Vote to repeal Obama's health law marks testy start to 2016
Legislation repealing President Barack Obama's health care law comes to the forefront when the House reconvenes this week, marking a sharply partisan start to a congressional year in which legislating may take a back seat to politics.
By ERICA WERNER
AP Congressional Correspondent
WASHINGTON (AP) - Legislation repealing President Barack Obama's health care law comes to the forefront when the House reconvenes this week, marking a sharply partisan start to a congressional year in which legislating may take a back seat to politics.
The bill undoing the president's prized overhaul of health care has been like a long-delayed New Year's resolution for Republicans. It will be the first order of business for the House in the new year.
There are few areas of potential compromise between Obama and the GOP majority in the House and Senate, but plenty of opportunities for political haymaking during the presidential campaign season.
Obama will veto the health law repeal bill, which also would cut money for Planned Parenthood. The measure already has passed the Senate under special rules protecting it from Democratic obstruction. But that's the point for Republicans, who intend to schedule a veto override vote for Jan. 22, when anti-abortion activists hold their annual march in Washington to mark the anniversary of the Supreme Court decision in 1973 that legalized abortion.
Despite dozens of past votes to repeal the health law in full or in part, Republicans never before have succeeded in sending a full repeal bill to the White House. They insist that doing so will fulfill promises to their constituents while highlighting the clear choice facing voters in the November presidential election.
Every Republican candidate has pledged to undo the health law. The Democrats running for president would keep it in place.
"You're going to see us put a bill on the president's desk going after Obamacare and Planned Parenthood so we'll finally get a bill on his desk to veto," House Speaker Paul Ryan, R-Wis., told conservative talk host Bill Bennett over the holidays.
"Then you're going to see the House Republican Conference, working with our senators, coming out with a bold agenda that we're going to lay out for the country, to say how we would do things very differently," Ryan said.
In the Senate, which reconvenes Jan. 11, a week later than the House, early action will include a vote on a proposal by Sen. Rand Paul, the Kentucky Republican who is running for president, for an "audit" of the Federal Reserve. Democrats are likely to block it. But, like the health repeal bill in the House, the vote will answer conservative demands in an election year.
Also expected early in the Senate's year is legislation dealing with Syrian refugees, following House passage of a bill clamping down on the refugee program. Conservatives were angry when the year ended without the bill advancing. Senate Republican leader Mitch McConnell of Kentucky promised a vote, though without specifying whether it would be the House bill or something else.
The House Benghazi committee will continue its investigation of the attacks that killed four Americans in Libya in 2012, with an interview of former CIA Director David Petraeus on Jan. 6. That comes amid new Democratic accusations of political motives aimed at Hillary Clinton after the committee chairman, Rep. Trey Gowdy, R-S.C., endorsed Sen. Marco Rubio, R-Fla. for president. Clinton, the front-runner for the Democratic presidential nomination, was secretary of state at the time of the Benghazi attacks.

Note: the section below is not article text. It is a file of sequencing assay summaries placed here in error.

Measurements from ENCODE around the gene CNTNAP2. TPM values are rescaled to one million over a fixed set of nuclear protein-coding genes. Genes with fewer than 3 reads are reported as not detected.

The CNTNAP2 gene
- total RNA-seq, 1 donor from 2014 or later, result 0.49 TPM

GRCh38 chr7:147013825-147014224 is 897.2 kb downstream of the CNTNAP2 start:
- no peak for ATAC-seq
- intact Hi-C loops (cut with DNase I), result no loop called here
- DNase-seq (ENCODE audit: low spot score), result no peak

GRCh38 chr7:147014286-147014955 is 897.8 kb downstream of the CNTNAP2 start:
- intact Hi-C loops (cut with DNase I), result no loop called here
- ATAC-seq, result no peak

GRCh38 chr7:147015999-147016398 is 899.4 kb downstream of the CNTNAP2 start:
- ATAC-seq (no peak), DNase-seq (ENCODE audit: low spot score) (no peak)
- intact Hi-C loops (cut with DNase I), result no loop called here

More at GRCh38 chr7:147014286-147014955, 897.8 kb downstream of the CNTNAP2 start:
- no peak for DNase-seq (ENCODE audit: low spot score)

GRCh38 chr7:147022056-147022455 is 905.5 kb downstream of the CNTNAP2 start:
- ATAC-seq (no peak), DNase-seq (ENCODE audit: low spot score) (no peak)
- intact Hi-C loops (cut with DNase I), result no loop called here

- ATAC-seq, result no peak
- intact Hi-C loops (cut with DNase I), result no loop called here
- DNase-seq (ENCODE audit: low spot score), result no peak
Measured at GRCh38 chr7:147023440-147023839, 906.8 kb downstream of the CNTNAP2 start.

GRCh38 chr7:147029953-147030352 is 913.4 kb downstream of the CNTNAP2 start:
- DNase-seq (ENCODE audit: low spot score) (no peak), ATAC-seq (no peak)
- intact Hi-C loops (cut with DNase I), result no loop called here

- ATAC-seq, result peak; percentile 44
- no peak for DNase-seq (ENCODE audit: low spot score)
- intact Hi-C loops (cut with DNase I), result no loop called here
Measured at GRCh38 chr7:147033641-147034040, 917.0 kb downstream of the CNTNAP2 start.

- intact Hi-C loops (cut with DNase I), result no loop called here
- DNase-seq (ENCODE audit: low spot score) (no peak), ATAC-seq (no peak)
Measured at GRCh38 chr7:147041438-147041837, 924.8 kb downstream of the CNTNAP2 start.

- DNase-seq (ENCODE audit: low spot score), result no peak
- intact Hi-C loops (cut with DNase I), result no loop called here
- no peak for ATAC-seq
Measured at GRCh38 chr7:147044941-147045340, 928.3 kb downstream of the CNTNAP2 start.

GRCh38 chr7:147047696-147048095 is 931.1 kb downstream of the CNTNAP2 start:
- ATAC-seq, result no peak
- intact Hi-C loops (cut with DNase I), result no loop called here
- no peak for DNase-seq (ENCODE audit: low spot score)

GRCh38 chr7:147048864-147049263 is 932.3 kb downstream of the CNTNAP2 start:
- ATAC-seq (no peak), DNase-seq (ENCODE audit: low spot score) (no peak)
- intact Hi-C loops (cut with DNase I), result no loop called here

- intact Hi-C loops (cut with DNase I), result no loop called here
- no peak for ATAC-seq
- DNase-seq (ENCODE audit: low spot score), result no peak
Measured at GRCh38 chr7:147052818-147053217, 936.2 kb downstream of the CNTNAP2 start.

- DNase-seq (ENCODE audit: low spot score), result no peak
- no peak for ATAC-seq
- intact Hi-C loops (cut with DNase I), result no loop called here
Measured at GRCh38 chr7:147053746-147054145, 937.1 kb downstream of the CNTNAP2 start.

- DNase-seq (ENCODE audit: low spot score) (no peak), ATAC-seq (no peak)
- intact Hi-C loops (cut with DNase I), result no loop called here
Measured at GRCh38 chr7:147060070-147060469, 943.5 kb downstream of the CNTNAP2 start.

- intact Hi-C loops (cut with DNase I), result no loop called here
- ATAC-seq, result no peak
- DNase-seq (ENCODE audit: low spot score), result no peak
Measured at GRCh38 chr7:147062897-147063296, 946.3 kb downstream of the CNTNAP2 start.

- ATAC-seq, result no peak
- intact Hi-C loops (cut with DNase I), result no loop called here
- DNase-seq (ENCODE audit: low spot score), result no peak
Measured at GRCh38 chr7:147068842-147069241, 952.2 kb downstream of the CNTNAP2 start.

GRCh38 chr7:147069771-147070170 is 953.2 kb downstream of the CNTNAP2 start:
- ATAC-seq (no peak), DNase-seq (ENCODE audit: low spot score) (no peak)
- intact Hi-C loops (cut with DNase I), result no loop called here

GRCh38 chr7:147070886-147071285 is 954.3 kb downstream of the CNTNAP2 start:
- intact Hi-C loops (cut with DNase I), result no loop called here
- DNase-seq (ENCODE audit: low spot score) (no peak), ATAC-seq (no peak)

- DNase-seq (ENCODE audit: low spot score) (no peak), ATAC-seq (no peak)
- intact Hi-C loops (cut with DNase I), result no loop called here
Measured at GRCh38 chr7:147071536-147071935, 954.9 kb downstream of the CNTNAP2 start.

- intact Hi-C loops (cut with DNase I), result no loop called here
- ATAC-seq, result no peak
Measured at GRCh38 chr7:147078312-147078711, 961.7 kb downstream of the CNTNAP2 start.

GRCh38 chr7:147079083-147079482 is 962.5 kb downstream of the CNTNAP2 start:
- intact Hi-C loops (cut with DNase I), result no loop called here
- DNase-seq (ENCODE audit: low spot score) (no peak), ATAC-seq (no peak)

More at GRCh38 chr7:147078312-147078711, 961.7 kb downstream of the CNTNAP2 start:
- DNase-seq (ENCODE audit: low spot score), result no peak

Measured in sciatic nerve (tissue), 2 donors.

The bold agenda promised by Ryan after succeeding former Rep. John Boehner, R-Ohio, as speaker last fall will begin to take shape at a House-Senate GOP retreat this month in Baltimore. Thus far Ryan has pledged efforts to overhaul the tax system and offer a Republican alternative to the health overhaul.
In the Senate, McConnell's primary focus is protecting the handful of vulnerable Republican senators whose seats are at risk as Democrats fight to regain the Senate majority they lost a year ago. That means weighing the political risks and benefits of every potential vote to endangered incumbents in Ohio, Illinois, Wisconsin, Pennsylvania and New Hampshire.
That could determine whether McConnell allows criminal justice overhaul legislation - the one issue cited by Obama and lawmakers of both parties as ripe for compromise - to come to the floor.
McConnell already has suggested that prospects for approval of Obama's long-sought Asia trade pact are dim, and the senator has ruled out major tax overhaul legislation as long as Obama is president.
McConnell could try to put his thumb on the scales of the presidential race with two GOP senators having emerged as leading contenders.
Sen. Ted Cruz of Texas has been a thorn in McConnell's side, once calling the GOP leader a liar, and has frosty relations with his fellow senators. Rubio is on good terms with fellow lawmakers and has been endorsed by several of them. McConnell could schedule debate on an issue with the potential to favor Rubio politically over Cruz, such as National Security Agency wiretapping authority.
But McConnell insists he is staying out of it.
"We all have a big stake in having a nominee for president who can win, and that means carrying purple states, and I'm sure pulling for a nominee who can do that," McConnell told The Associated Press, refusing to elaborate on who might fit that description.
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